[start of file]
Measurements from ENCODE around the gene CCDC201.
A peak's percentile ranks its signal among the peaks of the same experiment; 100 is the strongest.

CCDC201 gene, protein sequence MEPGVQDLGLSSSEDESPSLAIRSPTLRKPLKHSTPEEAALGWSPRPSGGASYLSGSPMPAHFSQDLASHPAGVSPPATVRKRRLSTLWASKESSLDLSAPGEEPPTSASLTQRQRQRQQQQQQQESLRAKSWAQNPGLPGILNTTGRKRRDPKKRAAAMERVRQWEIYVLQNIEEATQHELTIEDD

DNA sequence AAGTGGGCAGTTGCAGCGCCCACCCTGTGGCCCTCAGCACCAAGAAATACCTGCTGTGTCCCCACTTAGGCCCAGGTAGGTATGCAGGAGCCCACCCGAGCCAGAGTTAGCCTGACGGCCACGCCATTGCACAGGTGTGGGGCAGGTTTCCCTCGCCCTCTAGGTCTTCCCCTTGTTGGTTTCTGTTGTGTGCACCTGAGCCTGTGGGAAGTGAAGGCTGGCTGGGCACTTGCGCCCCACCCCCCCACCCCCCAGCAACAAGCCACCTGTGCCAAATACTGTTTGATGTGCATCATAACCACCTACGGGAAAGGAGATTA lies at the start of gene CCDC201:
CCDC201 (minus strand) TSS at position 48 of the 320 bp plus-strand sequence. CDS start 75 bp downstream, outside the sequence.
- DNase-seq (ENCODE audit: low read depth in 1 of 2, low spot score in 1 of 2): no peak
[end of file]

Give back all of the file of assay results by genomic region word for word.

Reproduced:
Measurements from ENCODE around the gene CCDC201.
A peak's percentile ranks its signal among the peaks of the same experiment; 100 is the strongest.

CCDC201 gene, protein sequence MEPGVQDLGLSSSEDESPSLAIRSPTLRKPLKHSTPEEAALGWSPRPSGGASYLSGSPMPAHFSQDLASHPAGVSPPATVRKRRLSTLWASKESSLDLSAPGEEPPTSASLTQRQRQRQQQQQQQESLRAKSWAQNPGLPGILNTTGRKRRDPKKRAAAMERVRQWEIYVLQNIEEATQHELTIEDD

DNA sequence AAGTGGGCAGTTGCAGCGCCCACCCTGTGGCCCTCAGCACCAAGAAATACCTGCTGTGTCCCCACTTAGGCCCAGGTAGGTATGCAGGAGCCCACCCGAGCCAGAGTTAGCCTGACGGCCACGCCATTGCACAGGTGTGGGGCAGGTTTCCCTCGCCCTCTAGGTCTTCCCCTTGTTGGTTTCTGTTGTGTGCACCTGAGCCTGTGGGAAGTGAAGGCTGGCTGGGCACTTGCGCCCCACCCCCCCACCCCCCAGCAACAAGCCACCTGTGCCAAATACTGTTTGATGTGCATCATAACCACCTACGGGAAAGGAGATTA lies at the start of gene CCDC201:
CCDC201 (minus strand) TSS at position 48 of the 320 bp plus-strand sequence. CDS start 75 bp downstream, outside the sequence.
- DNase-seq (ENCODE audit: low read depth in 1 of 2, low spot score in 1 of 2): no peak